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My teenage years pried me apart from sailing for a time but the magic never left my body.  When I was in Chicago in college I would go down to the water often and look at all the boats.  It was like the water was calling me.  All three places I lived in Chicago were walking distance from the water.  I would fantasize about owning a little 26 foot boat and living on it.  At the time that seemed the perfect boat.  When I moved to NYC for graduate school I would bike along the Hudson river and there was one spot where a couple small sailboats were moored.  I would always stop there and just watch them dance on the water.  I dreamed of moving out of my apartment and living on a little boat on the Hudson.  It all seemed so out of reach.  A far fetched dream.  I had no job, no money, no boat.  It wasn’t meant to be and I moved on.

Moving back to North Carolina from NYC ended up being a pivotal decision in my life as it allowed me to completely switch gears and start my life anew.  I needed a re-start and by the grace of god I was given a second chance.  Whats amazing is that immediately after sobering up and re-focusing my priorities the desire to have that little 26 foot boat came flooding back in.  For some reason, at the time, it felt like I could escape everything and the boat was the answer.  Luckily, it was not so easy and I had to work for years and be humbled time and time again before I was finally in a position to buy a small boat.

Erin and I had just moved in together and I found a Hobie Holder 15 for sale locally.  We bought her and this is the boat Erin learned how to sail on.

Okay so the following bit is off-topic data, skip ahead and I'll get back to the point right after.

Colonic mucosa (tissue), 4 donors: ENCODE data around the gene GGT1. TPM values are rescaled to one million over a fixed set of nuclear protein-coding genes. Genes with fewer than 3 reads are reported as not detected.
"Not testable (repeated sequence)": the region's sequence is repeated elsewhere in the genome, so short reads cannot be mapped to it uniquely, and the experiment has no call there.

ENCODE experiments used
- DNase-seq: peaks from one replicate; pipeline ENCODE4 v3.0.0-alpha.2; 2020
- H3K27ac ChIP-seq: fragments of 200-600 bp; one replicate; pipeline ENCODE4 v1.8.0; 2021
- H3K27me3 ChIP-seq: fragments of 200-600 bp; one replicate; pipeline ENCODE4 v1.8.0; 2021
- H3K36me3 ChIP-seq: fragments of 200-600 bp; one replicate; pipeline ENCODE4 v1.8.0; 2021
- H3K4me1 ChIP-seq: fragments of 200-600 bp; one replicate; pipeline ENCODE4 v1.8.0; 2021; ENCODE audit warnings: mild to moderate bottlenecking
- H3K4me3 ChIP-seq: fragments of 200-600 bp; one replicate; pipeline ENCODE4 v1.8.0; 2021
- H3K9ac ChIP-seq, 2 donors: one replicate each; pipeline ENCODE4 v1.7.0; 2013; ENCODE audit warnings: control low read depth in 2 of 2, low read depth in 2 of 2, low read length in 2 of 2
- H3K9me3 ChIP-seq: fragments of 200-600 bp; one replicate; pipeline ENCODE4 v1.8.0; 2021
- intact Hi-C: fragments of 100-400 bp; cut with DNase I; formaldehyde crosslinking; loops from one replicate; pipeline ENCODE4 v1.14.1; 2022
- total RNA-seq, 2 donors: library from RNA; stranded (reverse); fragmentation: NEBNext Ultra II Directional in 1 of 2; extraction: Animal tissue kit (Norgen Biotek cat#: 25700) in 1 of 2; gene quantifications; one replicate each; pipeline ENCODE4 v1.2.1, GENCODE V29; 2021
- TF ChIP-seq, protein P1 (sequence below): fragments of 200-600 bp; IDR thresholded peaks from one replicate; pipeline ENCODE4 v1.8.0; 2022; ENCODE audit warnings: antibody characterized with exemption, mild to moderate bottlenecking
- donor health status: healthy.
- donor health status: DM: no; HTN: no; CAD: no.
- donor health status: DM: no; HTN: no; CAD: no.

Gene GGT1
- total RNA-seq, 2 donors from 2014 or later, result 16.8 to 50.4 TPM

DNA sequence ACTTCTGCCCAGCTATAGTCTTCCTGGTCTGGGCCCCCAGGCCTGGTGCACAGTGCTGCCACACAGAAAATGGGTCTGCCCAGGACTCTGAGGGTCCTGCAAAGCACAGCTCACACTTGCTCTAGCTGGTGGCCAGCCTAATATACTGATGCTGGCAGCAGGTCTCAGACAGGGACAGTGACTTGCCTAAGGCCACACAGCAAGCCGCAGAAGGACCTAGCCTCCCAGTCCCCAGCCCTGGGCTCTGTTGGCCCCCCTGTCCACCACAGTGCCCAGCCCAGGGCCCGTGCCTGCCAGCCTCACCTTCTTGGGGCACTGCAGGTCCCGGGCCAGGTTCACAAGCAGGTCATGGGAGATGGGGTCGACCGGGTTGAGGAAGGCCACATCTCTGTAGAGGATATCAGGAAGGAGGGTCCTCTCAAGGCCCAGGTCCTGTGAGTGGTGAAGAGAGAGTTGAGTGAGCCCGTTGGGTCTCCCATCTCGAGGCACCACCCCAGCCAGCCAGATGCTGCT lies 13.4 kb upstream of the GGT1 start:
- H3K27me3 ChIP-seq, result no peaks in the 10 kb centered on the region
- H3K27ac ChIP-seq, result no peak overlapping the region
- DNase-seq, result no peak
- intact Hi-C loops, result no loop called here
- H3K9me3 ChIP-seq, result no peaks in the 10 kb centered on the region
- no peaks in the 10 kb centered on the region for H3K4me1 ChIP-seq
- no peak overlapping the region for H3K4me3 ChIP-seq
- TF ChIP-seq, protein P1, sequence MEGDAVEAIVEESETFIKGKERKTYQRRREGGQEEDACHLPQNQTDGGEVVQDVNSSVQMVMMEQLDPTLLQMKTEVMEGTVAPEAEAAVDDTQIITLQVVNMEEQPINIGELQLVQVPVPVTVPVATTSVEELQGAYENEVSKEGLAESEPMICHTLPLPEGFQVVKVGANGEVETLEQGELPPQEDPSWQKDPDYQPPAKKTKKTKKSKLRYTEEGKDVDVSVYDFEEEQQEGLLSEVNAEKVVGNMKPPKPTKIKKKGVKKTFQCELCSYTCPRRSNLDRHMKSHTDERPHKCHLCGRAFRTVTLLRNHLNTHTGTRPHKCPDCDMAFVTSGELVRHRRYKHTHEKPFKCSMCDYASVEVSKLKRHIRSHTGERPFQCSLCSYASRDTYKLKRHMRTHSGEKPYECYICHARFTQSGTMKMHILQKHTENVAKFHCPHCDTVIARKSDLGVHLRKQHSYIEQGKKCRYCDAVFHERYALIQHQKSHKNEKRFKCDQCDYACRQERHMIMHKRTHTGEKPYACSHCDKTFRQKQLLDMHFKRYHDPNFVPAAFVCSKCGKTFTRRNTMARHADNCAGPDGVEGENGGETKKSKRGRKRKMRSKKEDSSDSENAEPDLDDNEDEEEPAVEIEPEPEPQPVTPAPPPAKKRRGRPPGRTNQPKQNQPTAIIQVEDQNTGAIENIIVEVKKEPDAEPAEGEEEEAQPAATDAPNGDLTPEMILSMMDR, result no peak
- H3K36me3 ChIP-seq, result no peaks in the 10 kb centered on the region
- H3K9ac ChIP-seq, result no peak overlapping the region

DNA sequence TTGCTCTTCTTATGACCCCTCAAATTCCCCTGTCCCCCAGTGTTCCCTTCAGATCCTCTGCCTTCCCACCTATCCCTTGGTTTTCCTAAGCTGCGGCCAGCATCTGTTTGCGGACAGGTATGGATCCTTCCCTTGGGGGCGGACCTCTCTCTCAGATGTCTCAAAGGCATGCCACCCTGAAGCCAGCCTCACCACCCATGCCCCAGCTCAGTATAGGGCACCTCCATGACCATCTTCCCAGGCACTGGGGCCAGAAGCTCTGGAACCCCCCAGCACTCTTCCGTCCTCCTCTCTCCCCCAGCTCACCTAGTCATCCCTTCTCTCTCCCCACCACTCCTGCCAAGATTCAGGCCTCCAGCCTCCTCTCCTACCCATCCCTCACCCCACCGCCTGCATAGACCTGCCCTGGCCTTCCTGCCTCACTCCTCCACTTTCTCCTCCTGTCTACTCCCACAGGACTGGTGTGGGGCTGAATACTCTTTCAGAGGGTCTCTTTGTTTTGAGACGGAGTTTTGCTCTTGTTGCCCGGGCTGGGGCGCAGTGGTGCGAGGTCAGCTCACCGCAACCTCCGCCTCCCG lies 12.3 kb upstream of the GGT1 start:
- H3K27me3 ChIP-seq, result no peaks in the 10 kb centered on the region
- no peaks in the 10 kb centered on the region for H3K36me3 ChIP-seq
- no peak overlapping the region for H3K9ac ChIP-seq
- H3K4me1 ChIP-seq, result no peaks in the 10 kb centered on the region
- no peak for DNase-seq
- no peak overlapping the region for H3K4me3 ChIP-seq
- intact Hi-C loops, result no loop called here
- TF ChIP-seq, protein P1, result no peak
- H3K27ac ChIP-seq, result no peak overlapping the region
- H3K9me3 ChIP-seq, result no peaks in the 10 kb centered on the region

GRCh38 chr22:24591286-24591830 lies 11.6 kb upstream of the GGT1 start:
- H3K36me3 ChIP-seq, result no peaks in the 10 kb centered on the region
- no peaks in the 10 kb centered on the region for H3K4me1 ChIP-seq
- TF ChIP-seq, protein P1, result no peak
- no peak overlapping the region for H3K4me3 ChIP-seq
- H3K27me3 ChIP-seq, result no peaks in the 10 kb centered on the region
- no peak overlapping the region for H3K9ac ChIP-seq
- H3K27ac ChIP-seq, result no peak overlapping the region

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I would often take the hobie out on the lake by myself and go sailing.  One day it was really blowing and I was loving every moment of it.  For some reason I had absolutely no sense of fear or danger, I had full sail up and the boat was planing.  It was exhilarating and I was fully hiked out with my feet under the hiking straps and my body hanging out over the water.  I could tell I was on the brink of being knocked down but I felt confident that if I needed to I could just stop the boat and point up in to the wind.  I also knew that if I did capsize I could just right her and be back on my way, no big deal.  The moment came when a gust was just too much and I knew we were going over if I didn’t do something.  On a big boat in a situation like this you can ease up on the helm and the boat will naturally swing into the wind and everything levels out for a moment.  Well, I let go of the tiller and the next thing I knew I was in the water and the boat was completely upside down, mast pointing straight down to the bottom of the lake.  I was completely caught off guard and had no clue what had happened.  As it turns out, what happened is that the boat did swing around into the wind, all in about half a second, and it kept going and the wind caught the other side of the sails and threw the boat upside down.  Totally insane but still all part of the fun.  I was treading water and thinking “well this is kinda cool, I’ll just need to right her and sail back on in to dry off a bit.”  That is when the experience took a turn – the boat would not come back up.  I worked on it for hours, I worked on it until my hands were bleeding.  I swam under and released all the sails, rigged a line around the boat to give me leverage as I stood on the centerboard trying to get the momentum to have her come up.  Nothing.  It wasn’t working, I was tired, I was exhausted and in 100 ft of water with no life jacket.  I knew that I was wearing myself out and things could get dangerous soon so I stopped struggling and just sat on the upturned hull until a power boat came along and offered assistance.  I threw them a line and swam under and rigged it up to the boat in a kind of fish hook type way.  They had to give it all they had to get that damn boat to come upright.  It was insane and it infuriated me.  I had made many mistakes, the first of which was to trust that a boat was designed with safety in mind.  I thought that every dinghy could be easily righted singlehandedly.  I thought that was a design requirement.  I was completely wrong.  It changed my perspective.  I can honestly say the experience traumatized me.  It still haunts me today and is one of the reasons I am now so concerned with the safety of a boat.  I know it seems trivial from a third person perspective and its such a small little experience but it broke my trust.  I sailed that boat back to the dock and never put it in the water again.  It had broken my heart and I was confused.